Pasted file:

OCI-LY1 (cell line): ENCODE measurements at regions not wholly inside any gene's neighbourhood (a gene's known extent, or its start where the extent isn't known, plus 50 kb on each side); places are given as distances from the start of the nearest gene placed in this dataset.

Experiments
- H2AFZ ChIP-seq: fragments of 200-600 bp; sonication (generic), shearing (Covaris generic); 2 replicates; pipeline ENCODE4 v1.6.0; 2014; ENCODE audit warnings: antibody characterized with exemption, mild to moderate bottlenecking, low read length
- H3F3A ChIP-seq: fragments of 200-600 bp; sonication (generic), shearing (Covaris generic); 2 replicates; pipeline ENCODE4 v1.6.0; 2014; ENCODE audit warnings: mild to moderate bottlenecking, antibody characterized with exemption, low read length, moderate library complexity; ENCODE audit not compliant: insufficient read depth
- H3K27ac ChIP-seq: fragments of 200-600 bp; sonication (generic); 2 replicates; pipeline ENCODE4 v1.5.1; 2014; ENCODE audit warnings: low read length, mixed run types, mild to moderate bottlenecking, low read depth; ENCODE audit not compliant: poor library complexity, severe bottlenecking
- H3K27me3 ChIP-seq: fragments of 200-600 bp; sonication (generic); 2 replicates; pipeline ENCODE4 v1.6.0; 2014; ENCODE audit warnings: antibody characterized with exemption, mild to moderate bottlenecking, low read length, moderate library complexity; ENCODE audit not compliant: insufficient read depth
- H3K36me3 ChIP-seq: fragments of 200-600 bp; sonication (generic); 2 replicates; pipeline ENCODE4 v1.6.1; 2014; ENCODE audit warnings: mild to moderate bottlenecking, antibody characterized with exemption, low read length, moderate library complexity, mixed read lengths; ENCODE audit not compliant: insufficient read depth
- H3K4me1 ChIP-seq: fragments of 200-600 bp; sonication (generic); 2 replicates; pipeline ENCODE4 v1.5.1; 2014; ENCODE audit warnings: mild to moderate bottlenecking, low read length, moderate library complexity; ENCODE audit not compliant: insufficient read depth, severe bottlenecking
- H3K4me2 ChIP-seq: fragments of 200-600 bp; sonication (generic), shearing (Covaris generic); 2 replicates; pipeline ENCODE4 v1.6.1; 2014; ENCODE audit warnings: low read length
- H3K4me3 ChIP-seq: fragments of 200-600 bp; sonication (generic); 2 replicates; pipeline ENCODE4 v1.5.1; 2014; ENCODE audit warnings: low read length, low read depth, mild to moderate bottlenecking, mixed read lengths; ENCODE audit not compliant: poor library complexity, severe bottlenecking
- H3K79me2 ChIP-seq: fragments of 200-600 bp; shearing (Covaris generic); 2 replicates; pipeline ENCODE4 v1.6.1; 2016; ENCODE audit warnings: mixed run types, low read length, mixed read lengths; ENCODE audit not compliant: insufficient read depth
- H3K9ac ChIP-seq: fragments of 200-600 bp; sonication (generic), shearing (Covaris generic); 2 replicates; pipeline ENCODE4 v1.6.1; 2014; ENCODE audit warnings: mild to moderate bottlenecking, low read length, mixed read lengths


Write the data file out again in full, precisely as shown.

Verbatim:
OCI-LY1 (cell line): ENCODE measurements at regions not wholly inside any gene's neighbourhood (a gene's known extent, or its start where the extent isn't known, plus 50 kb on each side); places are given as distances from the start of the nearest gene placed in this dataset.

Experiments
- H2AFZ ChIP-seq: fragments of 200-600 bp; sonication (generic), shearing (Covaris generic); 2 replicates; pipeline ENCODE4 v1.6.0; 2014; ENCODE audit warnings: antibody characterized with exemption, mild to moderate bottlenecking, low read length
- H3F3A ChIP-seq: fragments of 200-600 bp; sonication (generic), shearing (Covaris generic); 2 replicates; pipeline ENCODE4 v1.6.0; 2014; ENCODE audit warnings: mild to moderate bottlenecking, antibody characterized with exemption, low read length, moderate library complexity; ENCODE audit not compliant: insufficient read depth
- H3K27ac ChIP-seq: fragments of 200-600 bp; sonication (generic); 2 replicates; pipeline ENCODE4 v1.5.1; 2014; ENCODE audit warnings: low read length, mixed run types, mild to moderate bottlenecking, low read depth; ENCODE audit not compliant: poor library complexity, severe bottlenecking
- H3K27me3 ChIP-seq: fragments of 200-600 bp; sonication (generic); 2 replicates; pipeline ENCODE4 v1.6.0; 2014; ENCODE audit warnings: antibody characterized with exemption, mild to moderate bottlenecking, low read length, moderate library complexity; ENCODE audit not compliant: insufficient read depth
- H3K36me3 ChIP-seq: fragments of 200-600 bp; sonication (generic); 2 replicates; pipeline ENCODE4 v1.6.1; 2014; ENCODE audit warnings: mild to moderate bottlenecking, antibody characterized with exemption, low read length, moderate library complexity, mixed read lengths; ENCODE audit not compliant: insufficient read depth
- H3K4me1 ChIP-seq: fragments of 200-600 bp; sonication (generic); 2 replicates; pipeline ENCODE4 v1.5.1; 2014; ENCODE audit warnings: mild to moderate bottlenecking, low read length, moderate library complexity; ENCODE audit not compliant: insufficient read depth, severe bottlenecking
- H3K4me2 ChIP-seq: fragments of 200-600 bp; sonication (generic), shearing (Covaris generic); 2 replicates; pipeline ENCODE4 v1.6.1; 2014; ENCODE audit warnings: low read length
- H3K4me3 ChIP-seq: fragments of 200-600 bp; sonication (generic); 2 replicates; pipeline ENCODE4 v1.5.1; 2014; ENCODE audit warnings: low read length, low read depth, mild to moderate bottlenecking, mixed read lengths; ENCODE audit not compliant: poor library complexity, severe bottlenecking
- H3K79me2 ChIP-seq: fragments of 200-600 bp; shearing (Covaris generic); 2 replicates; pipeline ENCODE4 v1.6.1; 2016; ENCODE audit warnings: mixed run types, low read length, mixed read lengths; ENCODE audit not compliant: insufficient read depth
- H3K9ac ChIP-seq: fragments of 200-600 bp; sonication (generic), shearing (Covaris generic); 2 replicates; pipeline ENCODE4 v1.6.1; 2014; ENCODE audit warnings: mild to moderate bottlenecking, low read length, mixed read lengths